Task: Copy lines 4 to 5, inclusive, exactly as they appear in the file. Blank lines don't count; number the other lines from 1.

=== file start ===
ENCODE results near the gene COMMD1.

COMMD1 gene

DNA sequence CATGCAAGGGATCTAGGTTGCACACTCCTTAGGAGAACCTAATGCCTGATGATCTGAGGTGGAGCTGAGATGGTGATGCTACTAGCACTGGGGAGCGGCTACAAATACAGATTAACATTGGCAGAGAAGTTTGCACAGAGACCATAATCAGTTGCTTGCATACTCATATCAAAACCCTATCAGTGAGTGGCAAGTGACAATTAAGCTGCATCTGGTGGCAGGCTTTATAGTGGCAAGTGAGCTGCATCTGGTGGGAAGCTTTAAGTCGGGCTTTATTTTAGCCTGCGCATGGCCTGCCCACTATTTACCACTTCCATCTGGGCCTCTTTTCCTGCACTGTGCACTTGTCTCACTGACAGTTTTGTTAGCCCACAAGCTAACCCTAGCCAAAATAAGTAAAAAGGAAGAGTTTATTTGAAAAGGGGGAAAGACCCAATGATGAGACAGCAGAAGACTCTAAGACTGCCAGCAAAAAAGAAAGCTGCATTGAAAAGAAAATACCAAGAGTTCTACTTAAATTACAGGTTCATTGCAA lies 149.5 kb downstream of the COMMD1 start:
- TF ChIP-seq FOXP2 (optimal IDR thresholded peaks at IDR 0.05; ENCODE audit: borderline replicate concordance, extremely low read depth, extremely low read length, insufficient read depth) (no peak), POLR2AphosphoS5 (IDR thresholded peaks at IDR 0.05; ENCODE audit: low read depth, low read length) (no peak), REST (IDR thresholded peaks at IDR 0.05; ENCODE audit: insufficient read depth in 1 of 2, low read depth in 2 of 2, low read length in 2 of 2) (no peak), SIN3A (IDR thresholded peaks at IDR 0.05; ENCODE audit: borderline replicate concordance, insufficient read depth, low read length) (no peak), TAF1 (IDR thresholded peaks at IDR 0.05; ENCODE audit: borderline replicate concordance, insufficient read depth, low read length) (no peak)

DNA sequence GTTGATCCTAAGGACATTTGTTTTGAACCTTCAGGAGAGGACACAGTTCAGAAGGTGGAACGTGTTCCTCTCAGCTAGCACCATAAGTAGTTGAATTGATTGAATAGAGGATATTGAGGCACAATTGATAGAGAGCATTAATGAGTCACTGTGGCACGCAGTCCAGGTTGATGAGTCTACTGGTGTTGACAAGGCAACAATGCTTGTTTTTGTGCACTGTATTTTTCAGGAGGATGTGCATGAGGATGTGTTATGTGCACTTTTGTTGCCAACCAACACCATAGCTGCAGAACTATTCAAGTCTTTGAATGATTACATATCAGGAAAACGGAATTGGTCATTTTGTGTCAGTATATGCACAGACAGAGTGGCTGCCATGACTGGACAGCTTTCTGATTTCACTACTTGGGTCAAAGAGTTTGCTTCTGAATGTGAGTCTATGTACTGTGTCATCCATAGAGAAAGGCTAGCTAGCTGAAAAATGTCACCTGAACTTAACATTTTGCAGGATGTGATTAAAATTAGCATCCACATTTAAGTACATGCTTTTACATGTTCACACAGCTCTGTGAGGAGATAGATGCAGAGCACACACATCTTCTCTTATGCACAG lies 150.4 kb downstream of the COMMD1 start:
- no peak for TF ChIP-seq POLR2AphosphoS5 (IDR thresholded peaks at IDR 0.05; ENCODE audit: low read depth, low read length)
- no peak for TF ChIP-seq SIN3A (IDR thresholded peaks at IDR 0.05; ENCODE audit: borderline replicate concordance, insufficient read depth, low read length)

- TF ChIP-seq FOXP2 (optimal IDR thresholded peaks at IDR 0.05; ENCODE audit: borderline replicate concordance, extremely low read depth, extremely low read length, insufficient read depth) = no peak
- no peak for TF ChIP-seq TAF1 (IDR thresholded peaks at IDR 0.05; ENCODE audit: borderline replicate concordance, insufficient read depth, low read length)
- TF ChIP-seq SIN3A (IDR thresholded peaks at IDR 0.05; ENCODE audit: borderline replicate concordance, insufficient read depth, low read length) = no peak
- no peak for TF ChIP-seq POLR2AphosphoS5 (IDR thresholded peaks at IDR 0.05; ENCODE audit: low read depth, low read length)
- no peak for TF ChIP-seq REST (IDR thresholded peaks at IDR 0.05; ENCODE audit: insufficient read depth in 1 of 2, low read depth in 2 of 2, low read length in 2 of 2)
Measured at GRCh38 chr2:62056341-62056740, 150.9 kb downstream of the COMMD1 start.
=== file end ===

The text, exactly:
- TF ChIP-seq FOXP2 (optimal IDR thresholded peaks at IDR 0.05; ENCODE audit: borderline replicate concordance, extremely low read depth, extremely low read length, insufficient read depth) (no peak), POLR2AphosphoS5 (IDR thresholded peaks at IDR 0.05; ENCODE audit: low read depth, low read length) (no peak), REST (IDR thresholded peaks at IDR 0.05; ENCODE audit: insufficient read depth in 1 of 2, low read depth in 2 of 2, low read length in 2 of 2) (no peak), SIN3A (IDR thresholded peaks at IDR 0.05; ENCODE audit: borderline replicate concordance, insufficient read depth, low read length) (no peak), TAF1 (IDR thresholded peaks at IDR 0.05; ENCODE audit: borderline replicate concordance, insufficient read depth, low read length) (no peak)

DNA sequence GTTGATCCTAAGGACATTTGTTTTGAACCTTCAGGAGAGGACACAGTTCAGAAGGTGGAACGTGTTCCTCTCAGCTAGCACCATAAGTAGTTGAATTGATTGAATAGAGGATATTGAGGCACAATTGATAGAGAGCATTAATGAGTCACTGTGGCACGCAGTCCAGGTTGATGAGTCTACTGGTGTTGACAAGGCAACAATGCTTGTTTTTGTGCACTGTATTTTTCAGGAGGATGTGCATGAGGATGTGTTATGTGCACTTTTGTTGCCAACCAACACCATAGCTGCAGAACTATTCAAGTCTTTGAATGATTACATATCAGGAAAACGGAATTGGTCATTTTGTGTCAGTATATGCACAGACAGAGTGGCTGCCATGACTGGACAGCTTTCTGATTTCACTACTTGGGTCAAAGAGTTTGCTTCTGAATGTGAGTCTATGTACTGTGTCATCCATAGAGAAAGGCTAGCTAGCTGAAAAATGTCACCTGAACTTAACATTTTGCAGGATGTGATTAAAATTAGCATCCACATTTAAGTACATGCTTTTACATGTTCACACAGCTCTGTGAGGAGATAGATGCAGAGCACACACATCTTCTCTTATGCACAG lies 150.4 kb downstream of the COMMD1 start: